These kinds of displays are popular among gamers, especially those who play games featuring expansive vistas, such as racing or flight simulators.
In terms of functionality, curved and ultrawide displays are beautiful to look at. However, they are pure “luxury” features. First and foremost, consideration should be given to specifications like HDR, adaptive sync, and display resolution. Curved and ultrawide monitors, in particular, have a lot of these useful features built in.
Do I need overdrive or motion blur reduction?
Many gaming displays come equipped with features like overdrive and motion blur reduction (under various brand names). You must first comprehend ghosting in order to appreciate their value. The ghosting effect is when a moving object leaves a hazy trail behind it on the screen. If the monitor’s pixels take longer to change from Color A to Color B than they do to change back, this is known as an uneven pixel transition.
To eliminate ghosting, overdrive speeds up how quickly pixels shift from low voltages to high voltages. Pixels reach that level rapidly and then change for the following frame before voltage becomes too high when they’re done appropriately.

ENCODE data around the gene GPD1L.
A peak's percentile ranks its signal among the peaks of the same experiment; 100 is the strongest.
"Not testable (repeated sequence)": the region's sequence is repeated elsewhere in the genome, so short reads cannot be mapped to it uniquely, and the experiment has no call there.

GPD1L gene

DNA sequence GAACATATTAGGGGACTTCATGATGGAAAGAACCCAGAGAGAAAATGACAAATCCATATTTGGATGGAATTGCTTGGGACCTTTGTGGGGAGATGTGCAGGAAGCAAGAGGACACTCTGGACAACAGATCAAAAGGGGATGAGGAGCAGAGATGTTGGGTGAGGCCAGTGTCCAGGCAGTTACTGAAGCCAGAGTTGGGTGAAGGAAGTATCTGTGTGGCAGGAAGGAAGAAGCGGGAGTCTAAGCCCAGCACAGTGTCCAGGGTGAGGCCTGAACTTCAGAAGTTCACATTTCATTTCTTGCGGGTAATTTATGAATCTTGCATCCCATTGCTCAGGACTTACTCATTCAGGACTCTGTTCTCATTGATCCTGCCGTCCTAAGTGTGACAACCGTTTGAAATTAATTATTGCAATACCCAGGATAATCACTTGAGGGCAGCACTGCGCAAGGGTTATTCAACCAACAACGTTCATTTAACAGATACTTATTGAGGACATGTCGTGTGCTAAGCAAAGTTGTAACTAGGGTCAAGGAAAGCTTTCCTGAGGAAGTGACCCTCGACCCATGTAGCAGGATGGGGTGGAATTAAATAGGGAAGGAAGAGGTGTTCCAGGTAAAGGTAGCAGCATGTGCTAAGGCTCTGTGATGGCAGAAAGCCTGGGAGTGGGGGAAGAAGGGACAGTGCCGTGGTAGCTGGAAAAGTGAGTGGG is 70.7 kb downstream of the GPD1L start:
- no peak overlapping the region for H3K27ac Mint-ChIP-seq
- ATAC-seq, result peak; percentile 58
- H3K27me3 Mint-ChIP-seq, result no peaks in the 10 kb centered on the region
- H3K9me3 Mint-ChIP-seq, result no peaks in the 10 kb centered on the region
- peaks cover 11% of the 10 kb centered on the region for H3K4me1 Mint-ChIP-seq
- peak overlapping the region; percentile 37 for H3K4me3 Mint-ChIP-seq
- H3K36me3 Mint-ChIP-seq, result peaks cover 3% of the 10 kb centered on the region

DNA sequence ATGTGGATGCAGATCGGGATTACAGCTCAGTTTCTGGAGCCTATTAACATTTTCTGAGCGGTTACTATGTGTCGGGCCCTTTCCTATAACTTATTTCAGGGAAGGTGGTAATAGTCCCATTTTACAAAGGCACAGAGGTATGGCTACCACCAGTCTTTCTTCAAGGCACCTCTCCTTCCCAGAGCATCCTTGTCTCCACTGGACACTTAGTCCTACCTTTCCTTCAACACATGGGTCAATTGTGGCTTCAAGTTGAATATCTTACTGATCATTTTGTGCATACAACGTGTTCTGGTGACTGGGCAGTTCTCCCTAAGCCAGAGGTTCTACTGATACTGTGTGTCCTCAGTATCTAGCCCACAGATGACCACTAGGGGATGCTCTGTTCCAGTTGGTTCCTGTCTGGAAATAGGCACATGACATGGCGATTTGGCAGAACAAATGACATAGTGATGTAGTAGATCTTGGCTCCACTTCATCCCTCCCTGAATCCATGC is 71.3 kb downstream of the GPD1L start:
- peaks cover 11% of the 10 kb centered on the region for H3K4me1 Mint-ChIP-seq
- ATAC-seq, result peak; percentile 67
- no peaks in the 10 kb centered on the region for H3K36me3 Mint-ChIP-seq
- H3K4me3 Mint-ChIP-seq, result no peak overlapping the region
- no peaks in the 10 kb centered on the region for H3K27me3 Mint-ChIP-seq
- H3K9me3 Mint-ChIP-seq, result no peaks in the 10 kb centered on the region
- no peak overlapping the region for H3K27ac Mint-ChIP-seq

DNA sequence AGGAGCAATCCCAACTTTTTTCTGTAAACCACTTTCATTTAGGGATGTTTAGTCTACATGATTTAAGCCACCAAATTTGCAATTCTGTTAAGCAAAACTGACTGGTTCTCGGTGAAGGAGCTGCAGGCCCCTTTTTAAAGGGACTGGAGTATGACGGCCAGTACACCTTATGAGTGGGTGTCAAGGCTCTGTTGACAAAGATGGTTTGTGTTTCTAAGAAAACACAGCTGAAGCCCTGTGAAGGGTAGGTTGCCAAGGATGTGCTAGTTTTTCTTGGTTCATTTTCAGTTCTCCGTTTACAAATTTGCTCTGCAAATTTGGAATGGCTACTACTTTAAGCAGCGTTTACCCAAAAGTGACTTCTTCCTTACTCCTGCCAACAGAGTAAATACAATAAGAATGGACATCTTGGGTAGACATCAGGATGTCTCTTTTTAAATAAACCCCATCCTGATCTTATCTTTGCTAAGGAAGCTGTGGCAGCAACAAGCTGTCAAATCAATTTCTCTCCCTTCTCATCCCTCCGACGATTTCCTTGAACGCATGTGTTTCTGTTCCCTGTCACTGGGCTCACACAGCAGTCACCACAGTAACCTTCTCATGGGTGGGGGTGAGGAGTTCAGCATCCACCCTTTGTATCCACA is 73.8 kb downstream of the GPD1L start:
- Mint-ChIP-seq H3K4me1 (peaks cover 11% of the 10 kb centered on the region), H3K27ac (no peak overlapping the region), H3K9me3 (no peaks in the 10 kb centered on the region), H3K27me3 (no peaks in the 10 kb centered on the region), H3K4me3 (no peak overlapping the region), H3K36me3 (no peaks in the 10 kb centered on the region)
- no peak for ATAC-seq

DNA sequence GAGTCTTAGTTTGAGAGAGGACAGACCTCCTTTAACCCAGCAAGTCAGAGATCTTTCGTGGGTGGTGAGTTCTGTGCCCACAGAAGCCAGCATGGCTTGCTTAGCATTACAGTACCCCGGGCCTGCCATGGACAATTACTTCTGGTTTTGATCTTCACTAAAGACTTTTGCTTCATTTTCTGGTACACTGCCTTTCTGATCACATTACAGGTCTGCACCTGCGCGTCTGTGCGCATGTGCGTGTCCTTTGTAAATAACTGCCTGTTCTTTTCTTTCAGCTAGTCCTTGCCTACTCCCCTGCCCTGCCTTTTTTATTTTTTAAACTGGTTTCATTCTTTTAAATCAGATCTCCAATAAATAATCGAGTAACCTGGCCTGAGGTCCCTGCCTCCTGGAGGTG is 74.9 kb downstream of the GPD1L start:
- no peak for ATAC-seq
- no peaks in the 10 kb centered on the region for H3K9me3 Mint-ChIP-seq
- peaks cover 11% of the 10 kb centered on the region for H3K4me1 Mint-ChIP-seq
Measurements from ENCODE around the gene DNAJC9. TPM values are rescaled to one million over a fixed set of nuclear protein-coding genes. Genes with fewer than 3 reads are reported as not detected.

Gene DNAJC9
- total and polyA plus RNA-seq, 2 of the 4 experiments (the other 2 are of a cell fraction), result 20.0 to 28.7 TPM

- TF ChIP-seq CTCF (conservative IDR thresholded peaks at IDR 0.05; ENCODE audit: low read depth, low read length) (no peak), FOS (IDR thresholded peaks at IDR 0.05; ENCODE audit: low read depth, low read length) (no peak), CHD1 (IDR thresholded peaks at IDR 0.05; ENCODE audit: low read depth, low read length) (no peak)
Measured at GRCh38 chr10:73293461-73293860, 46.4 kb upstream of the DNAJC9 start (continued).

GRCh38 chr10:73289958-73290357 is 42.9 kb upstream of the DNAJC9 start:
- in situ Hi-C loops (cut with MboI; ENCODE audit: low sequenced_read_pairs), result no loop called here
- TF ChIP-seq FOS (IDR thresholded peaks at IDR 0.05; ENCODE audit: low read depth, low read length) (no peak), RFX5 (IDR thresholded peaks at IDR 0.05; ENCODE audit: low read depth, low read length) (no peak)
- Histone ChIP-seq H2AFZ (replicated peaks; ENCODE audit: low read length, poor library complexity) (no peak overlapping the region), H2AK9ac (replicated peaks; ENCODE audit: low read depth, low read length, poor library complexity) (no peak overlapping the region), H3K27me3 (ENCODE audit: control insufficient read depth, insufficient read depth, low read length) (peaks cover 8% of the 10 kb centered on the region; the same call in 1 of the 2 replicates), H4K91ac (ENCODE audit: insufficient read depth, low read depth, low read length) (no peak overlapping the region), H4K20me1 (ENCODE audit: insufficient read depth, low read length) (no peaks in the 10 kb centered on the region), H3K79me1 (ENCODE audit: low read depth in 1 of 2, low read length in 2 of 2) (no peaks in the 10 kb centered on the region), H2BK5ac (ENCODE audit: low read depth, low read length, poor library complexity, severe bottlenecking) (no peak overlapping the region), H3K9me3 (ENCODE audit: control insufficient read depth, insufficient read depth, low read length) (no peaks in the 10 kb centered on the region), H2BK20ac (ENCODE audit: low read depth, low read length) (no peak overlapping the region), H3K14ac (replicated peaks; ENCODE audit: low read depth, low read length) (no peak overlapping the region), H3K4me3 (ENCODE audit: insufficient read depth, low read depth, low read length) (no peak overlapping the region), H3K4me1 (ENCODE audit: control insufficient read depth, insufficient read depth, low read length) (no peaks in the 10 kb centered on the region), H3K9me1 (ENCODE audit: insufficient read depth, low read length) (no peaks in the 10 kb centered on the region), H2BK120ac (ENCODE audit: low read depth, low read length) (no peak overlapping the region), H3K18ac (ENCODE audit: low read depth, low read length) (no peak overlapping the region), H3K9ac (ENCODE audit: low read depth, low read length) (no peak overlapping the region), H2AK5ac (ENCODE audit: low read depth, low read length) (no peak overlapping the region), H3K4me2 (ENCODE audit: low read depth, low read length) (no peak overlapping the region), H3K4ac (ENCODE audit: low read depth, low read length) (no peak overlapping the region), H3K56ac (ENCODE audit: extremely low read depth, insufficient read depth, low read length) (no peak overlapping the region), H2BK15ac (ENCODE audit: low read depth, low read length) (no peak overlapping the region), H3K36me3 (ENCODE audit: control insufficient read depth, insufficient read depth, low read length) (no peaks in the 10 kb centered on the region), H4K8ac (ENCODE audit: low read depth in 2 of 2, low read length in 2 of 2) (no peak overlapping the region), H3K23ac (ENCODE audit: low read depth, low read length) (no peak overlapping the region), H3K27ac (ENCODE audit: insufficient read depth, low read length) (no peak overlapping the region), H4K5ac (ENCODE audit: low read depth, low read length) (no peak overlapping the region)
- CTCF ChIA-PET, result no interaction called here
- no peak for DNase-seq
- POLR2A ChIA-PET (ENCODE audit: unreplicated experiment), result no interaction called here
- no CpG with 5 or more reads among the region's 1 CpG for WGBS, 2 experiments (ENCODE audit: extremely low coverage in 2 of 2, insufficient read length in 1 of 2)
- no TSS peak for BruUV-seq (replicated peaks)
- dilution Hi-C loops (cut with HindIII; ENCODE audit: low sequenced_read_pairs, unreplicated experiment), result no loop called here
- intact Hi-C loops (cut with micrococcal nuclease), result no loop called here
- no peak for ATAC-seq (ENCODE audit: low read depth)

In contrast, motion blur reduction, also known as ultra low motion blur (ULMB in the photo below), preserves motion resolution as the on-screen action increases.
Is a 60hz TV OK for gaming?
How Fast Should a Gaming TV Refresh Be? Refresh rates of 60Hz are sufficient for older consoles when purchasing a gaming TV. As a result, motion will seem better on TVs with 120Hz refresh rates, such as the Xbox One S/X, Xbox Series X, and PlayStation 5. The HDMI 2.1 port on your TV is all that is needed.
Which is better 120Hz or 60Hz?
A 60Hz TV can interpolate 30 frames per second of video, while a 120Hz TV can interpolate both 30 and 60 frames per second of video. This is why a 120Hz TV has an advantage over a 60Hz TV because it can interpolate more sorts of material.